Spieth opens with a 76, in danger of missing the cut
PALM HARBOR, Fla. (AP) Jordan Spieth rolled in a 12-foot birdie putt on his third hole Thursday at the Valspar Championship, just what he needed to settle down after a bogey-bogey start as the defending champion.
''Started 20 minutes too early today,'' he said.
That was his only birdie of the day. Maybe he started two hours too early.
Spieth never recovered from the opening seven holes in which he had to get up-and-down to save bogey four times and twice was stymied by trees on the par 5s. He finished with 10 pars and a three-putt bogey for a 5-over 76. More than being nine shots out of the lead, he was in danger of missing another cut.
''I got off to a poor start and I was behind the eight ball with gusty winds on a tough golf course,'' Spieth said. ''I've been feeling good about my game. Unfortunately, right now on my off days - typically my history, I'm able to hold that around even par - I'm just shooting too high a number. And I didn't quite squeak out even today.''
It wasn't particularly close.
Spieth was 4 over when he made the turn and set a goal for the rest of the day to get back to even par, or at least get back to 2 over. But he only had about four reasonable chances at birdie and didn't convert any of them.
The world's No. 1 player hasn't been getting much out of his game since his eight-shot victory to start the year at Kapalua. He took himself out of the mix at the AT&T Pebble Beach Pro-Am with a 74 on a relatively calm day at Pebble Beach. He missed the cut at Riviera after the highest first-round score of his young career (79) and he was never a factor last week at Doral, a course that doesn't suit him.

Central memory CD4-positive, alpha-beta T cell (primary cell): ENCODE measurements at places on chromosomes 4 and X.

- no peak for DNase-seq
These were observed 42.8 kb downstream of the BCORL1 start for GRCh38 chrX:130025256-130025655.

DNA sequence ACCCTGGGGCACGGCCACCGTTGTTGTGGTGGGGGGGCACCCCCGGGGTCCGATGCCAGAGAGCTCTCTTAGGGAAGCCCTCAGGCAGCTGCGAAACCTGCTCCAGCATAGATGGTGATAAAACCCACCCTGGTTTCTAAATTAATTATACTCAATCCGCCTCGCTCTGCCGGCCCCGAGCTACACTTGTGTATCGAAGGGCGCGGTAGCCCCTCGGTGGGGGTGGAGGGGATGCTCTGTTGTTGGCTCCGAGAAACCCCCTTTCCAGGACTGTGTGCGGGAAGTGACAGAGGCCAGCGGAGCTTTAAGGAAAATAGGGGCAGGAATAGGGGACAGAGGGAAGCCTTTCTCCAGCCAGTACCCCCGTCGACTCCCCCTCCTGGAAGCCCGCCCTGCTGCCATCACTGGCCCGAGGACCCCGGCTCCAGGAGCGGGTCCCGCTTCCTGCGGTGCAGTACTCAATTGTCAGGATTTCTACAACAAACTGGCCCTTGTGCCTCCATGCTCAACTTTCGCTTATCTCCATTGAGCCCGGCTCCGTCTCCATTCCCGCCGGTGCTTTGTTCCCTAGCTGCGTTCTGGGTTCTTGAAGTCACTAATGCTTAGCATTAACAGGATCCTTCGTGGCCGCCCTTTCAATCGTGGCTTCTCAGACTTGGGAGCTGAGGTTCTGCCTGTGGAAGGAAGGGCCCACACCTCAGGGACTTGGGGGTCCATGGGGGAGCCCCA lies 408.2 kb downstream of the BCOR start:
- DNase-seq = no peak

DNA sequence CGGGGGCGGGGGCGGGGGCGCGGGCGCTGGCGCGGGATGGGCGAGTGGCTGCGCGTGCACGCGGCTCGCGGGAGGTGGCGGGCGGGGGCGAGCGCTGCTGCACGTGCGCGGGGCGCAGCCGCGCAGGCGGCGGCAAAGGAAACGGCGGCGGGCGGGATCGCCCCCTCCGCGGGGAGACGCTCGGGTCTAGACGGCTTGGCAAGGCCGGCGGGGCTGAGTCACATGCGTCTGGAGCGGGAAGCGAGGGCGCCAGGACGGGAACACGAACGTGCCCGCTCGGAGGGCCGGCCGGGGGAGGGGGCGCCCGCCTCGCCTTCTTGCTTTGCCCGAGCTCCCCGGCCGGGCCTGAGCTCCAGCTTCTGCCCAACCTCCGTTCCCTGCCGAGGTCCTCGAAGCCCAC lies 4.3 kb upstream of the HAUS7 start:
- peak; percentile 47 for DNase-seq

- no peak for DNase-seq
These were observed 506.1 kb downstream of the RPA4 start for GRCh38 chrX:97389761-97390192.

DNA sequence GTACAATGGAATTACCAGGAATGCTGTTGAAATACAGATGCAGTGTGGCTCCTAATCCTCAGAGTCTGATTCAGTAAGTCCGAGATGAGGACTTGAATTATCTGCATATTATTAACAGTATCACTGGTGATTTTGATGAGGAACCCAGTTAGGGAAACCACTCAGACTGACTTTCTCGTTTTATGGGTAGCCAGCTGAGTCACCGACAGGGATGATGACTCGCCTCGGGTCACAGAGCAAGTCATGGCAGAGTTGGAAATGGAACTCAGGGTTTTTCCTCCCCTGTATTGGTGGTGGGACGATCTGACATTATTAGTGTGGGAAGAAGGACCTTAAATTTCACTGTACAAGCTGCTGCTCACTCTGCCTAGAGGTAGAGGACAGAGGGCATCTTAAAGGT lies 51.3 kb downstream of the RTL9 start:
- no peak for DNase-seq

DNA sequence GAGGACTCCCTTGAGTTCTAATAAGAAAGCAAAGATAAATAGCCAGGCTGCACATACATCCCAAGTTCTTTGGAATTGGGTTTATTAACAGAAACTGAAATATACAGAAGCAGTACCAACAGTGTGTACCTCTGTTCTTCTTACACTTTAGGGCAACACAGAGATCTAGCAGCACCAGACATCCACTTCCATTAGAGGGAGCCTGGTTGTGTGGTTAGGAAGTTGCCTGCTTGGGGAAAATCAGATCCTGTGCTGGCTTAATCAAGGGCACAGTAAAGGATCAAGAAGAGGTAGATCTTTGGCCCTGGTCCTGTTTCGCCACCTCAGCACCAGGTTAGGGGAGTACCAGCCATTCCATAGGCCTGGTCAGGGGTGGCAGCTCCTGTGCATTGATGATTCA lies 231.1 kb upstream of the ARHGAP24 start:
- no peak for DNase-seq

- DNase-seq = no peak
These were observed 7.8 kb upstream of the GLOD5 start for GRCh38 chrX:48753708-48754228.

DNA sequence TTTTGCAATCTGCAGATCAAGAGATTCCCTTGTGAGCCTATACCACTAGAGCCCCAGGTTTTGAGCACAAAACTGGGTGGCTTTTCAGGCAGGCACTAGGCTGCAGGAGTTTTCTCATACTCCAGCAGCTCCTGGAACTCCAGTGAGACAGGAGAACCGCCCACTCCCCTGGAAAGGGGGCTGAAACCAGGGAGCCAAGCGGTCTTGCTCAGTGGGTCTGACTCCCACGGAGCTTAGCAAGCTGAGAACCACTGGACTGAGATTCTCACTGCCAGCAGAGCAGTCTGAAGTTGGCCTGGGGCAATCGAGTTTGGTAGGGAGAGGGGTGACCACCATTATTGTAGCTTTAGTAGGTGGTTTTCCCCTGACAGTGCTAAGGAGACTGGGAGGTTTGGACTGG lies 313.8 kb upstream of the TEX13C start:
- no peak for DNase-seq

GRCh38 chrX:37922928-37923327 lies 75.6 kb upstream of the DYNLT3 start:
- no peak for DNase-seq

He is trying to temper his expectations. But this wasn't what he expected.
Spieth had to get up-and-down for bogey from a bunker on his first hole (No. 10) by making a 6-foot putt. His tee shot on the par-5 11th sailed right into the trees, and just his luck, he had the trunk of a large pine 10 feet in front of him. He hooked it out of there into thick rough, went into a bunker and missed a 5-foot par putt.
He guessed wrong on the 25 mph gust at the par-3 13th and went long, then chipped off the green to the front apron.
When he pulled his tee shot on the par-5 14th, he should have known how this day was shaping up. The ball stopped in front of another pine, with a small branch so close to the front of his ball that it was too risky to move it. He tried to carve it low and left of the trees, but it squirted low and traveled only 30 yards into the rough. He punched it out of the trees for his third shot, and then his wedge bounced hard past the pin and into the rough.
It looked like the kind of day that if anything could go wrong, it would. Twice he was posing on a shot, only to double over when it came up short.
''When you don't hit a great shot, you don't deserve a good break,'' Spieth said. ''But I ended up not having much out of the trees, and then I actually drove it into a couple of divots in the fairway. ... It was one of those days, but that doesn't happen often. I don't think that way often. I don't think I fall into that trap normally.''
Only 10 players from the morning starters broke par, though Spieth was much closer to the bottom of the leaderboard. And he knew he needed a low score on Friday to avoid another weekend off heading into his final stretch ahead of the Masters.